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  • The Complexion of Desire: Racial Ideology and Mid-Eighteenth-Century British Novels
  • Roxann Wheeler (bio)

[A] man ennobles the woman he takes, be she who she will; and adopts her into his own rank, be it what it will: but a woman, though ever so nobly born, debases herself by a mean marriage, and descends from her own rank, to that of him she stoops to marry.

—Samuel Richardson, Pamela (1740)

The lower class of women in England, are remarkably fond of the the course of a few generations more, the English blood will become so contaminated with this mixture,...this alloy may spread so extensively, as even to reach the middle, and then the higher orders of the people, till the whole nation resembles the Portuguese and Moriscos in complexion of skin and baseness of mind.

—Edward Long, Candid Reflections (1772) 1

The eminent Jamaican historian and English patriot Edward Long is possibly the most often-cited racist of the eighteenth century, but his assumptions about the link between complexion and moral probity and the undesirable effects of racial mixture represented an emerging minority position in Britain rather than an established concern. This essay situates Long’s diatribe in its historical context by examining a significant way that Britons construed human differences during the transition [End Page 309] to a modern notion of race. Race was an imprecise term, particularly in the first half of the eighteenth century: savagery, civility, and Christianity were the major concepts that embodied racialized understanding. Nevertheless, race was not always the primary way that Britons expressed differences in appearance, language, or culture when they came in contact with other people; the high rank of individuals could and did override the importance of any other difference throughout the eighteenth century. All of these factors suggest that some narratives, including the intermarriage novels that I discuss, resisted a deterministic conception of race such as the one Long insinuates. By analyzing fictional representations of interracial desire, I show that imaginative visions of human difference correspond only obliquely to colonial practices or scientific inquiry. Because midcentury intermarriage novels bear traces of an older conception of racialized ideology based chiefly on religious difference and on a newer concern with skin color, they capture ideology in transition by juxtaposing two distinct ideas about race. The larger issue at stake is how to theorize race in a manner that accounts for its emergent character and especially for its uneven importance in various cultural, political, and economic realms.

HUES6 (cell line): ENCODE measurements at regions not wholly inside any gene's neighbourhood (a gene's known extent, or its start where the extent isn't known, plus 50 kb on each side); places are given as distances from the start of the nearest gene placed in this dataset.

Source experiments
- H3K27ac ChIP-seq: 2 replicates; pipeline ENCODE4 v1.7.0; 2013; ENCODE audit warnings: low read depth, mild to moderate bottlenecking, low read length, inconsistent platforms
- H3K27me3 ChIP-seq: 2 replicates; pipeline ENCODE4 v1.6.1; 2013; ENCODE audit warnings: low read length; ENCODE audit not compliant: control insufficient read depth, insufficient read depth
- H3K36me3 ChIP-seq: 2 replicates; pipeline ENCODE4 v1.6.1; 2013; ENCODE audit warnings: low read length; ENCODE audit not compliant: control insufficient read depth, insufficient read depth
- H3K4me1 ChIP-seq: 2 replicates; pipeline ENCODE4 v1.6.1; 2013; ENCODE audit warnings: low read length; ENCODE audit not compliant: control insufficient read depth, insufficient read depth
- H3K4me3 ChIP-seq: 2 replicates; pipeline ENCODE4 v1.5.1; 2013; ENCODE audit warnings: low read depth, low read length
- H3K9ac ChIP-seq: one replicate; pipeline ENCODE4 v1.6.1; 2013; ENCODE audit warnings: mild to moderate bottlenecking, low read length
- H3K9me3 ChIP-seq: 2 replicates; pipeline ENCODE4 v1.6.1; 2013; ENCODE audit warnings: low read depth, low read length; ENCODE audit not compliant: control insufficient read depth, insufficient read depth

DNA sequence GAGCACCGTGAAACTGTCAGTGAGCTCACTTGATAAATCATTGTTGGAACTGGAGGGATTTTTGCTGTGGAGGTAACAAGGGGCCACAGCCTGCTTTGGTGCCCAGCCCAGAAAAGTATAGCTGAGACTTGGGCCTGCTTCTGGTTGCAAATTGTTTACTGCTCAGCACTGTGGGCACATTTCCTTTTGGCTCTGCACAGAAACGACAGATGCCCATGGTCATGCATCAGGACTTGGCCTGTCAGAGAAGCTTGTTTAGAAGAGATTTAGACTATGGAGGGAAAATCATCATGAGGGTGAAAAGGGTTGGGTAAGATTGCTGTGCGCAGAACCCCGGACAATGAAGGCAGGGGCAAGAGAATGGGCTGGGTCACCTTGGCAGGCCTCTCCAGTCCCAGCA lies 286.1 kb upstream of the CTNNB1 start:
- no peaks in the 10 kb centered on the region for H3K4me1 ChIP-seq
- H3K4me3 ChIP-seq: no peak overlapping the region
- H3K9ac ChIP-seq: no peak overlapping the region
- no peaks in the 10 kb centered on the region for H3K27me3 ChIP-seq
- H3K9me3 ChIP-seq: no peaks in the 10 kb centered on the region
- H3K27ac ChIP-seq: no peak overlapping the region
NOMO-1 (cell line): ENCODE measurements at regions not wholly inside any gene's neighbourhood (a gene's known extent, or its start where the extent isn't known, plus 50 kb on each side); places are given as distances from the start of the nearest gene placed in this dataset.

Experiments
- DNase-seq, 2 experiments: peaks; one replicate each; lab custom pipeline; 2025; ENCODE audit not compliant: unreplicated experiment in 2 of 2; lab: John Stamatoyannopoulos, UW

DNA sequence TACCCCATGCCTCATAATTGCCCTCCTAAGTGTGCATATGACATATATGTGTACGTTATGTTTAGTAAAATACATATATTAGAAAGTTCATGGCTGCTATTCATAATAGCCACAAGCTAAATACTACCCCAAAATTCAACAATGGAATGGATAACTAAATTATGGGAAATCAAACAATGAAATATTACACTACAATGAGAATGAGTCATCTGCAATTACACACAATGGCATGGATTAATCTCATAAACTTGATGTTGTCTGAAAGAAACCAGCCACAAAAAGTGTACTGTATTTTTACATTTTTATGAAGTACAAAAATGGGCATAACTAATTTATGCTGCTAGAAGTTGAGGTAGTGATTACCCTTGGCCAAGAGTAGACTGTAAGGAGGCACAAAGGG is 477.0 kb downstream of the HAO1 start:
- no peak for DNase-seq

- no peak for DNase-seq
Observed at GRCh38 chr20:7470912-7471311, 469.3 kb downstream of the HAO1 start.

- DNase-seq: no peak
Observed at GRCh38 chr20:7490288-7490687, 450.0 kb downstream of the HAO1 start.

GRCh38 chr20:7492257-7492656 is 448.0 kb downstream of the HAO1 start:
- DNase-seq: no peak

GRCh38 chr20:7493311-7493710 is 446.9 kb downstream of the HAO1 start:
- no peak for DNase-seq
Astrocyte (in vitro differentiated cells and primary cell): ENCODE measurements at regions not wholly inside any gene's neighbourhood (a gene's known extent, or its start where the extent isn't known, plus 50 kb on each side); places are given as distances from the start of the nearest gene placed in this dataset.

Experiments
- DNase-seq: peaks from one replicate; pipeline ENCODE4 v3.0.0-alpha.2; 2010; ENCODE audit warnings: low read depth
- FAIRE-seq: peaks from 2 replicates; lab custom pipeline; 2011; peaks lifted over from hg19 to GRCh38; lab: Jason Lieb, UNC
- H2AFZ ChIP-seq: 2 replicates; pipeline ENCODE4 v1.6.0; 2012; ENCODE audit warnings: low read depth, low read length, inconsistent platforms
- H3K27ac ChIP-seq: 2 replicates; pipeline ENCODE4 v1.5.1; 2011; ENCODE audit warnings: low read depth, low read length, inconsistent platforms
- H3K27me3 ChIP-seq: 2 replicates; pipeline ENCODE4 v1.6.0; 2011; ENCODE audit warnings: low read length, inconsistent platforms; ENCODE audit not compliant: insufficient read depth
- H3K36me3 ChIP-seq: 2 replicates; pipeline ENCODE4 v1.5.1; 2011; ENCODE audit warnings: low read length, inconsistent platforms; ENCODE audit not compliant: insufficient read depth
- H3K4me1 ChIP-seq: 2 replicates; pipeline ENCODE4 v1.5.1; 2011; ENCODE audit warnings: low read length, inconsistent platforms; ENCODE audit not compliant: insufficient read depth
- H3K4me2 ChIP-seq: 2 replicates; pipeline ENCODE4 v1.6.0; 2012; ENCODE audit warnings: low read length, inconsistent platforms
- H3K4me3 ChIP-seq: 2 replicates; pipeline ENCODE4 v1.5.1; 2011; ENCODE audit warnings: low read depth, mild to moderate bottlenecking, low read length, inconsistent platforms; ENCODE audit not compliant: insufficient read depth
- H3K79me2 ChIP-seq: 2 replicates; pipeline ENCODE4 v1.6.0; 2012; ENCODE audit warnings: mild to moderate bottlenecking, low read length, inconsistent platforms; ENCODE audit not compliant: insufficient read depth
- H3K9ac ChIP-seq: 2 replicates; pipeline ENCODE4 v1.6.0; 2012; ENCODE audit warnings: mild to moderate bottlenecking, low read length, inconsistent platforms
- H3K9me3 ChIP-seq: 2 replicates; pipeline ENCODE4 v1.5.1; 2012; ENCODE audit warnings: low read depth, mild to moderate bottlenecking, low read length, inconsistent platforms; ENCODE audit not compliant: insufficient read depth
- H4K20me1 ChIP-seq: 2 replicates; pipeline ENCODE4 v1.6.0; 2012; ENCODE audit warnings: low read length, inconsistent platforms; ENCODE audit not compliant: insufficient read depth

Although race and postcolonial theories have resulted in major critical rethinking of seventeenth-century drama and the nineteenth-century novel, eighteenth-century literary historians have not generally perceived race to be central to their research. By and large, critics have analyzed novels in terms of the emergence of Britain as a national power in Europe, of the rise of the middle classes, of the intensification of agrarian and market capitalism, as well as of a technology of gender. 2 To counter the omission of race, Laura Brown made a case in Ends of Empire (1993) for analyzing eighteenth-century literature in the context of English imperialism, especially the economic exploitation of racial difference. 3 Brown, along with Markman Ellis, Moira Ferguson, and Felicity Nussbaum have recently initiated the study of connections between race and literature, especially in regard to the colonial and imperial aspects of domestic British cultural production. 4

Several problems have characterized most analyses of race and literature in eighteenth-century studies: a failure to treat race as a variable concept and as something that mattered in regard to populations other than Africans. 5 In fact, most discussions of race have been confined to issues of slavery or abolition. 6 Understandably, some critics have thought it useful for political reasons to analyze social formations and literature in black-and-white terms, and this emphasis has raised important issues about the connection between English aesthetic and economic realms. Nevertheless, this line of inquiry has also resulted in an impasse in our understanding of racialized ideology. This exclusive focus has failed to foster a thorough analysis of skin color and other expressions of human difference as they are represented in narratives...

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pp. 309-332
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